“As far as I know, Chinese national Fan is suspected of engaging in criminal activities that endanger the national security of China, and has recently been taken under compulsory measures by the Beijing National Security Bureau according to law,” [Foreign Ministry spokesperson Wang Wenbin] told reporters at a daily briefing.

“The case is currently under investigation in accordance with law,” Wang said. [Source]

The European Union issued a statement calling on Chinese authorities to release Fan and other journalists who have been detained this year. From the statement:

We expect the Chinese authorities to grant [Fan] medical assistance if needed, prompt access to a lawyer of her choice, and contacts with her family.

Other Chinese journalists or citizens have disappeared this year, or been detained or harassed, after engaging in reporting. These include among others Zhang Zhan, Chen Qiushi and Fang Bin, who reported on the COVID-19 outbreak.

All those arrested and detained in connection with their reporting activity should be immediately released. [Source]

The Chinese government responded by stating that Fan’s detention was China’s internal affair. From BBC:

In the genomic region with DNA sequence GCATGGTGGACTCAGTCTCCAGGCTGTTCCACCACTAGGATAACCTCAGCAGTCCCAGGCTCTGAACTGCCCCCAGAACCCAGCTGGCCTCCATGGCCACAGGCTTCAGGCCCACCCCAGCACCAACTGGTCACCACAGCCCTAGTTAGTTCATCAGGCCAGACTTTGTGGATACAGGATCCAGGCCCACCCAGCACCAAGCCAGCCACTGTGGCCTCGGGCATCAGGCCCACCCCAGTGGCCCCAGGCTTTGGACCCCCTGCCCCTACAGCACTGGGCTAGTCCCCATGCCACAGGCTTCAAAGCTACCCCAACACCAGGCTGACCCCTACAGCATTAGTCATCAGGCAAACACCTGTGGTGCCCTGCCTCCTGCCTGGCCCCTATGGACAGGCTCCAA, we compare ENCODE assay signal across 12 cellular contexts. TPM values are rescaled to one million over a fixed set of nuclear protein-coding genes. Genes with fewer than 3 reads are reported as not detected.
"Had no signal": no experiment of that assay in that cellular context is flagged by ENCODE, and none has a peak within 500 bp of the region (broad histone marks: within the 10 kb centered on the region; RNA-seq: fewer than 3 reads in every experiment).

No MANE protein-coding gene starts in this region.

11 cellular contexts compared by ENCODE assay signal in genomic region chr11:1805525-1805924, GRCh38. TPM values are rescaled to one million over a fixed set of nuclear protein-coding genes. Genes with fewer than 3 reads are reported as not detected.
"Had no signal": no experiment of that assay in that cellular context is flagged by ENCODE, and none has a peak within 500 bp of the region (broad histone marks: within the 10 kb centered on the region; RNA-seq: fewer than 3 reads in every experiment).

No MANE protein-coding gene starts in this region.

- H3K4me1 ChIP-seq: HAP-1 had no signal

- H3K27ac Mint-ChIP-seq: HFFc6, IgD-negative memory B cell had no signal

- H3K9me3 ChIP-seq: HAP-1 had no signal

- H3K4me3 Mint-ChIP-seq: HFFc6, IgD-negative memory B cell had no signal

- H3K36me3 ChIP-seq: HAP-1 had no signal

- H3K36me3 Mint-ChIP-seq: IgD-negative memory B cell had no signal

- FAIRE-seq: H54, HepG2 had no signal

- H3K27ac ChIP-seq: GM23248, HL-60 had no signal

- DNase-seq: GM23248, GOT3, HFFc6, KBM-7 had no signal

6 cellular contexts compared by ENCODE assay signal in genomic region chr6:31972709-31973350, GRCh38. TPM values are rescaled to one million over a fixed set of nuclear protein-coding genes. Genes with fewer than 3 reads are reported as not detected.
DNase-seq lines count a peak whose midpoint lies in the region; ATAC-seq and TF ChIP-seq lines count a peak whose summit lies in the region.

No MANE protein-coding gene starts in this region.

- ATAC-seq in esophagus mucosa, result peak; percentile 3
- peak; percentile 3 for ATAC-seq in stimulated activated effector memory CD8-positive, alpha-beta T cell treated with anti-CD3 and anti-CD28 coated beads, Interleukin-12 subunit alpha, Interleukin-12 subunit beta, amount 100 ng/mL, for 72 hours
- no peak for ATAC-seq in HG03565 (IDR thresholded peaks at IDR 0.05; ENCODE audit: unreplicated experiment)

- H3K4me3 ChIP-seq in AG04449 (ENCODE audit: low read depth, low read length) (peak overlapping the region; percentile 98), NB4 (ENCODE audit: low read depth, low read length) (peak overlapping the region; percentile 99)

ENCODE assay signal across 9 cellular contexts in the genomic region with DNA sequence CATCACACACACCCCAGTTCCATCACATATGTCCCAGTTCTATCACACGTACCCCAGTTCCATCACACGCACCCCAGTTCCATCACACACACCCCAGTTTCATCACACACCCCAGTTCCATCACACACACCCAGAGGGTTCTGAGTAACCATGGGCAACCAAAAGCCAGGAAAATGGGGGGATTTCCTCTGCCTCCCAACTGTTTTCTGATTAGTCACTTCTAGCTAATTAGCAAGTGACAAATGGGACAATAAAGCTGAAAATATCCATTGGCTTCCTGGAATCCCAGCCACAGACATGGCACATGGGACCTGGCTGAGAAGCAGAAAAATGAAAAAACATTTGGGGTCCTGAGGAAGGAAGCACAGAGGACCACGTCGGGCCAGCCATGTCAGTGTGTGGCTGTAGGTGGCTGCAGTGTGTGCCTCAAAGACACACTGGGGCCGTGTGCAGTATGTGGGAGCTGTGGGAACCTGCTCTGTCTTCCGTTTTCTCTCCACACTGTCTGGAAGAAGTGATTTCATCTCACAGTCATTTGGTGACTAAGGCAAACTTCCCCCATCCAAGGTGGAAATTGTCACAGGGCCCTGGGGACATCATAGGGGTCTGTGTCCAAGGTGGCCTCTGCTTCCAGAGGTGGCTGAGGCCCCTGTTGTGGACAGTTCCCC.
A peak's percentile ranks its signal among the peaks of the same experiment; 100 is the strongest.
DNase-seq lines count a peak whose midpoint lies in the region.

[..T]he Chinese Embassy in the EU responded on Sunday, saying Ms Fan was “suspected of engaging in criminal activities that endanger China’s national security and was recently taken into compulsory measures by the Beijing State Security Bureau in accordance with the law”.

On its official WeChat account, it added that the case is currently being investigated in accordance with the law and that Ms Fan’s rights are fully ensured. This is “entirely an internal affair of China, and no other country or organization has the right to interfere”. [Source]

For the first time, the seven Foreign Correspondents’ Clubs and Associations in Asia—in Japan, Hong Kong, Jakarta, the Philippines, South Asia, Taiwan, and Thailand—joined their counterpart in China to issue a joint statement on Fan’s detention, writing: “The FCCs stand by the Foreign Correspondents’ Club of China in its efforts to seek an explanation on why the Chinese authorities detained Fan.”

The government has so far offered no explanation for Fan’s detention or for the serious potential charges. National security crimes in China are notoriously vague and nebulous, and are often used to crack down on dissent or unsanctioned reporting. In recent years, a series of new sweeping laws have given “greater powers to the authorities to silence dissent, censor information and harass and prosecute human rights defenders,” according to Amnesty International. According to CPJ’s annual survey, 34 of the 47 journalists in prison in China are charged with “anti-state” crimes, which would encompass most national security charges. On Twitter, legal scholar Jerome Cohen recalled the case of Zhao Yan, a New York Times assistant who was similarly charged with national security crimes in 2004, but ended up serving three years on fraud charges: